“Flowers”, is a track that is very close to GINGE’s heart and one she tells me is her favourite. “I wrote this song in the summer of July 2018”, she tells me, beaming with pride. “There was a boy I was seeing and there was always this summer thing… but it was thing that we always came back to but I always tried to not go in too deep. I still don’t really know why, but I wrote a “Flowers” a week before we had this festival. It’s really about how I experienced love at that age and sometimes still do. Because I had this thing – and I think most people, or a lot of people, have this – where you like the thing that is going on between you and a love interest or interesting person, but somewhere you think: “maybe it’s not enough?” or maybe you break it off for whatever reason. Then, when’s its over and broken up, you start realising “oh shit, maybe I shouldn’t have [ended things]”. She pauses, reflecting. “‘You don’t know what you’ve got until its gone’ is also a bit… toxic in a way. You mostly remember the good stuff. In this song, I’m really telling myself that I’m grateful for myself that I put it like this. I’m really telling myself: “we had a good thing, but please remember there was a reason for why I said “no” or why we broke it off”. I tend to romanticise memories and always stuff in love. When I look back on things, things are so rose-coloured.” She notifies me of how “Flowers” does not actually has the word “flowers”: “People always think I’m singing “Remind me of your flowers” but it is actually “flaws”. The word “flowers” actually isn’t anywhere in the song. It goes like this: “remind me of your flaws, remind of me the ways we didn’t click / how I wish I was more conscious / remind me of the days you make me feel sick”. “Flowers” also marked GINGE’s first time working with Clarkxkent. “I was still really shy and not really confident enough to really write out a song in the room when I was in the studio. I used to record these voice notes and send them to them, and maybe they liked it, maybe they don’t. And with “Flowers” I sent them the note I wrote on my keyboard with the same chords and stuff, and then they – on the same day, or the next day even – they started making a demo out of it with a beat underneath it. It started out as a ballad and evolved into this more… I don’t know what genre it would fit in, but I would say it’s an electronic ballad, because you have these electronic sounds in it. They started working it out and then we came together and we just started working on it. It was a slow process, mainly because I was obviously still learning about how making music works. I think it is really nice that we took that time, and I love how it turned out.”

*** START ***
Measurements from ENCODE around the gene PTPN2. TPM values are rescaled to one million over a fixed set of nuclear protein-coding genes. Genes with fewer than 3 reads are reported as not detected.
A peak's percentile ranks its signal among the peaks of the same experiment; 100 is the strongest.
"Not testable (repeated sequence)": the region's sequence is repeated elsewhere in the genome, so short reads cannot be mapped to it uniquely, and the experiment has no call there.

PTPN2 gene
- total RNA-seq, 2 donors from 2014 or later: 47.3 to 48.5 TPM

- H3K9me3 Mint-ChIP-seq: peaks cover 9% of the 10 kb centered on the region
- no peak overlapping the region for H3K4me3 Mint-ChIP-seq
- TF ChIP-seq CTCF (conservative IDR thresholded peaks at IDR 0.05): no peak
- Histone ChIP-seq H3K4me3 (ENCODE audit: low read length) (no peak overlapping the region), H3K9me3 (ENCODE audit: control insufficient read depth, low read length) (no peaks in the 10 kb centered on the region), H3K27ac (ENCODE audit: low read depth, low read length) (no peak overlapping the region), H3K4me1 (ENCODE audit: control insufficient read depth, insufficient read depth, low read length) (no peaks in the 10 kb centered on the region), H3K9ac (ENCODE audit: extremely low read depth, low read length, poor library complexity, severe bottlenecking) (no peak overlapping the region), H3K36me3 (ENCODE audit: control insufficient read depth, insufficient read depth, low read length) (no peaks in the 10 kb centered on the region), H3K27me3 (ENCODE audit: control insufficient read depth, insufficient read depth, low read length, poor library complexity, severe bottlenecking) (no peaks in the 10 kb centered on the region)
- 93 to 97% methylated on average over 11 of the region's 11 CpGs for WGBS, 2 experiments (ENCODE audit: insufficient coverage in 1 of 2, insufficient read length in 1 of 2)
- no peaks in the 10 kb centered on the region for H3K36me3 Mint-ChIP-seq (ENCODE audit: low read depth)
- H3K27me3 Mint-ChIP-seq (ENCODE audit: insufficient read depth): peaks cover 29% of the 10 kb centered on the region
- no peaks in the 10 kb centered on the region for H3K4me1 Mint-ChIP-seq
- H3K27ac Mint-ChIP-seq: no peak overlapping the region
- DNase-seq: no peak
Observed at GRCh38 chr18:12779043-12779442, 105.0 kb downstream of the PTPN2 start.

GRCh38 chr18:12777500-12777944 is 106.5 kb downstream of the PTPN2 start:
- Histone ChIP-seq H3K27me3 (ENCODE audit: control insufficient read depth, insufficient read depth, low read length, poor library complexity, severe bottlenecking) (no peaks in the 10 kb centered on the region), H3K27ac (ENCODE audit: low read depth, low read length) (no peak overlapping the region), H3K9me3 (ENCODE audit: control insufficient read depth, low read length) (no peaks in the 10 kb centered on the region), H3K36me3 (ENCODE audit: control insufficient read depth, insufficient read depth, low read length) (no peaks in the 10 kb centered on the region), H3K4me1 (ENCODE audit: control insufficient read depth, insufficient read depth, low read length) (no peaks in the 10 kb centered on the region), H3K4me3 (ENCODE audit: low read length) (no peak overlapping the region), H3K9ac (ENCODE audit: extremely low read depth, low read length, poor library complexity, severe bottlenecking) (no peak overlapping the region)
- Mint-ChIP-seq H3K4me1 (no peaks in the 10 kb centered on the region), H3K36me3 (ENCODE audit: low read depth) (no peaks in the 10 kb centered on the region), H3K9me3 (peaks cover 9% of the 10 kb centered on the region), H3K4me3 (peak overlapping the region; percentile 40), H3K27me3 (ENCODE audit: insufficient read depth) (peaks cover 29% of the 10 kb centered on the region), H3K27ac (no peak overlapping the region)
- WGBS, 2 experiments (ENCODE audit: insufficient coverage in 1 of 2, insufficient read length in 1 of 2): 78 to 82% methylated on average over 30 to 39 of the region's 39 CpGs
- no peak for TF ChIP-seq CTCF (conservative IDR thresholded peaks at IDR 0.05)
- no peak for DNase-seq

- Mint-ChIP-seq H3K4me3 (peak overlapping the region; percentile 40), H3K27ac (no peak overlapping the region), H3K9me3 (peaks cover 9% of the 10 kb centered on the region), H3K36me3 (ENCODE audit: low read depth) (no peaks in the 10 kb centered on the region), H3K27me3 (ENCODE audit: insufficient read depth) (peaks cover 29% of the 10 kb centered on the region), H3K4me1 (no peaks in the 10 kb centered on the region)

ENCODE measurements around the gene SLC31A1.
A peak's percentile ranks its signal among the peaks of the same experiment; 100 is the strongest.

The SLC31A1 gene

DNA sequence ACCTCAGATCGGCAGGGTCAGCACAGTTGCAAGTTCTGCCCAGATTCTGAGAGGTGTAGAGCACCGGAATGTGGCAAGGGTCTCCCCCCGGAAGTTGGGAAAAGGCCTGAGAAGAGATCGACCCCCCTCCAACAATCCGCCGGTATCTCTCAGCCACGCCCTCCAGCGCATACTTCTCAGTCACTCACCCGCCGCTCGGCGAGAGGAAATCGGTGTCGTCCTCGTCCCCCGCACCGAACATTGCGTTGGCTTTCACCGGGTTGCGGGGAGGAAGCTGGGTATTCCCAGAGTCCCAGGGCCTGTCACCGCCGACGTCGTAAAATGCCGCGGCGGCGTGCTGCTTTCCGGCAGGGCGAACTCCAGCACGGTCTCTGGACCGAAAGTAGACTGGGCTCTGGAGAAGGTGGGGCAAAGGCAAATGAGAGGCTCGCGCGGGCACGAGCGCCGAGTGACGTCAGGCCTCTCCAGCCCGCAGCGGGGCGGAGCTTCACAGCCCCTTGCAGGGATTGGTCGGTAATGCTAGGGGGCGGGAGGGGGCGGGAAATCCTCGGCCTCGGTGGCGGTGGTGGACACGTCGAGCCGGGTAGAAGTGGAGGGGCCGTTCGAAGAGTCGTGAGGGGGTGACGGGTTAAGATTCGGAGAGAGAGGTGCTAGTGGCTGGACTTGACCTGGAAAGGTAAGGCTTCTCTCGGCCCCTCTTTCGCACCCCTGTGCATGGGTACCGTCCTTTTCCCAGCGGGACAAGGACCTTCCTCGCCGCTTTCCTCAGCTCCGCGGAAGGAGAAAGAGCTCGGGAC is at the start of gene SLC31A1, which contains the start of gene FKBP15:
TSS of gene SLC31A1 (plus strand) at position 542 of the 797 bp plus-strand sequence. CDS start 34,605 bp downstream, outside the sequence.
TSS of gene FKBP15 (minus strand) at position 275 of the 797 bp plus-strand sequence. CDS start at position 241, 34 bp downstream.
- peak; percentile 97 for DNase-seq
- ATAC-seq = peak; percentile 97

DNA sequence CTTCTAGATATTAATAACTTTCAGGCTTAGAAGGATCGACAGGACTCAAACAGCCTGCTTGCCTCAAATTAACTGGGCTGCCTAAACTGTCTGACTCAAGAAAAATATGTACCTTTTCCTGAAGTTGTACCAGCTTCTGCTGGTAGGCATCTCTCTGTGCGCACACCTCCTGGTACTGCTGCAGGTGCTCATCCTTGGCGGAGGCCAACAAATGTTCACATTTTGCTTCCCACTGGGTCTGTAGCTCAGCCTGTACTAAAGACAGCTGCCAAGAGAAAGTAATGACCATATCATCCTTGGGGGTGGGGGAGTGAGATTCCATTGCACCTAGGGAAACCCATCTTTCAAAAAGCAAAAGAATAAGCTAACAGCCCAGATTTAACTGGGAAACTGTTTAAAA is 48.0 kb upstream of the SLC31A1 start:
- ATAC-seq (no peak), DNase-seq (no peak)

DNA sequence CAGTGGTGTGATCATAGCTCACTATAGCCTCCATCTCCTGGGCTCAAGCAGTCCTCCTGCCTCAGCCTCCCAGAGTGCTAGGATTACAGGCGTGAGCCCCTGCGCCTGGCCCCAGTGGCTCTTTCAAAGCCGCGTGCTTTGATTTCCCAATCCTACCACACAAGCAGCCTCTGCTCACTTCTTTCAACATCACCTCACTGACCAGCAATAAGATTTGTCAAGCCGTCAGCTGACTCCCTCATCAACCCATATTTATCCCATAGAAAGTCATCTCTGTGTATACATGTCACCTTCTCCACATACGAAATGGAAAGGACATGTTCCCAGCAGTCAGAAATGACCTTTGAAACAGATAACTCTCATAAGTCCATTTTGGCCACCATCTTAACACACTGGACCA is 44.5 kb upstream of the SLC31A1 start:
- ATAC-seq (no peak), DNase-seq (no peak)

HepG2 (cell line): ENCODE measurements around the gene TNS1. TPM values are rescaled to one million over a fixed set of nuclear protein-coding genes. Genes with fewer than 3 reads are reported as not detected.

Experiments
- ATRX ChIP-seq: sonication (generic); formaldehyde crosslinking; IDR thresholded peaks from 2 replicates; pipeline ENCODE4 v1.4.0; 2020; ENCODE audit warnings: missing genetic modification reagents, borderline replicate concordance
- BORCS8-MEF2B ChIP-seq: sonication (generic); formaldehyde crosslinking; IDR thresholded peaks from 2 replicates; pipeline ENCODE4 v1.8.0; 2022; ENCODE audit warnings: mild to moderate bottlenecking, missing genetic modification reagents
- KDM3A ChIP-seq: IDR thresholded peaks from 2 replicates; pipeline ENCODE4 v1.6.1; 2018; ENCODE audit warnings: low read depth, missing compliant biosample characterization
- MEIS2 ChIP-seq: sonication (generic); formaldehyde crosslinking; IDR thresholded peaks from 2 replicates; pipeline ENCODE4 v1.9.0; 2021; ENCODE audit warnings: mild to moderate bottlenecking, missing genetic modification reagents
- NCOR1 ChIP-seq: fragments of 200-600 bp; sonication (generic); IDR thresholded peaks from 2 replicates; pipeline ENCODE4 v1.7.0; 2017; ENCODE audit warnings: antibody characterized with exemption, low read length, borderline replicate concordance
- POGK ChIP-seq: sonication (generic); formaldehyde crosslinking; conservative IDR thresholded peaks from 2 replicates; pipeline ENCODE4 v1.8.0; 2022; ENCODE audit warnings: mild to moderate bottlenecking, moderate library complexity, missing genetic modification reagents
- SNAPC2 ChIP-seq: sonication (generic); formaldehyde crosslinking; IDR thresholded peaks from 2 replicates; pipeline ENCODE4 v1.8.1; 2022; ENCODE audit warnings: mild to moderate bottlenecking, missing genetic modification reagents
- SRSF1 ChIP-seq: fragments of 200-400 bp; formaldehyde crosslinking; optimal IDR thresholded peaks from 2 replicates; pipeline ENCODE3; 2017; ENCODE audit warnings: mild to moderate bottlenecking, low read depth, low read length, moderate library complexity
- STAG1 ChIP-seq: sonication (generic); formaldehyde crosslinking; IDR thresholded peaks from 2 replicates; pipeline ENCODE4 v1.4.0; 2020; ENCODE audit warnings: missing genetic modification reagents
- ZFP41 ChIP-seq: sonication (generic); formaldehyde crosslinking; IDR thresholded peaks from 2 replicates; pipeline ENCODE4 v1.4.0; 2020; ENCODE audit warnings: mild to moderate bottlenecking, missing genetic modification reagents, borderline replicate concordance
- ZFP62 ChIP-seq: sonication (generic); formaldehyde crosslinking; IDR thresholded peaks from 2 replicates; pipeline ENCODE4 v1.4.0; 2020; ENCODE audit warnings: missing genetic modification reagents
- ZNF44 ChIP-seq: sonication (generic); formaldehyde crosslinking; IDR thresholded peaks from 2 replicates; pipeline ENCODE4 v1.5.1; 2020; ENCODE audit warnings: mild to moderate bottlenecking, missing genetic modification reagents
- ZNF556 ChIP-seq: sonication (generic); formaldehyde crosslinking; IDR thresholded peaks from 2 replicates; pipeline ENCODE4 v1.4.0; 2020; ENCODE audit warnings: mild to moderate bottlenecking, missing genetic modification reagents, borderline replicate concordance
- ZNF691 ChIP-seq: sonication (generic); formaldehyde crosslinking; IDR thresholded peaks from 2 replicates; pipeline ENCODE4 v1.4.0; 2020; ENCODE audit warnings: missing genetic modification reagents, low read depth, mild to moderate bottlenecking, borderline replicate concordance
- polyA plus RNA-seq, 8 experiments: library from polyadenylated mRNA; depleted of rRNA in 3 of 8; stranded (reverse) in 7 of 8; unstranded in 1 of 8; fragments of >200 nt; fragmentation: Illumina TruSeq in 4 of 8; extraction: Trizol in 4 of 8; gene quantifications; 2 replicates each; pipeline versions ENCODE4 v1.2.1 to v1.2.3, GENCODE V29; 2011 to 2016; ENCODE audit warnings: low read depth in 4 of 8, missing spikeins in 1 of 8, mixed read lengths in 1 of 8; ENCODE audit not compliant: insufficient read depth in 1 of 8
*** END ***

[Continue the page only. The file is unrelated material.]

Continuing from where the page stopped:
Despite GINGE’s passion and love for music, singing and songwriting, it’s not the only passion in her life. GINGE currently lives in Utrecht, where she studies “Cultural Society Studies”, which is similar to social work. “Sometimes, people will ask me why I don’t pursue music full-time. And it’s because I really love my studies that I’m doing at the moment. I don’t really like the idea of doing just one thing… Like, of course you’re going to have to put in hours and hard work, and you really have to want it to have it become something… But you can also want more things! And that’s fine. And you know, maybe I won’t do anything with my studies later on but I love doing it now. Even though, I really hope I can make music into my bigger job, I do like this studies that I do, and its mostly about helping other people, and I really love that side of it. Because music connects people, and you can help people with it.” I tell GINGE about how I’ve been finding solace in music more recently, probably heavily due to the fact that the entire world is in lockdown because of COVID-19. She agrees, and tells me how her quarantine has been, and whether its affected her creative process. “At the beginning, I was so used to seeing people every day. It really was such a big switch for me that at first I got really down. But, right now I’m getting inspiration back and at my mom’s place, it is just hard because it’s not that isolated, and I don’t really feel… encouraged to sing out loud. Even though I still talk loads with my mom about different things I’m going through or what I’m feeling. When you just start writing something, or you’re discovering things you’re feeling… it just doesn’t feel right when somebody else is in the room that is not making that piece of music or body of work with you?”. I agree with GINGE, who continues on the conversation to the topic of Instagram and the pressure to be creative in this time. We laugh and complain about the silly things we make ourselves feel stressed about. She tells me about the comfort she’s found in journaling recently, and how she’s been using quarantine as a time of self-discovery.
GINGE and her music have given me little snippets of hope in this strange time. Be it her weekly videos where she compiles her favourite moments of the week, with her singing a cover of a more “retro – older songs”, or simply her Instagram stories of her singing along to Erykah Badu, it is nothing but common sense but to recognise not only her talent, but her kindness and her eagerness to grow not only as an artist – but an individual.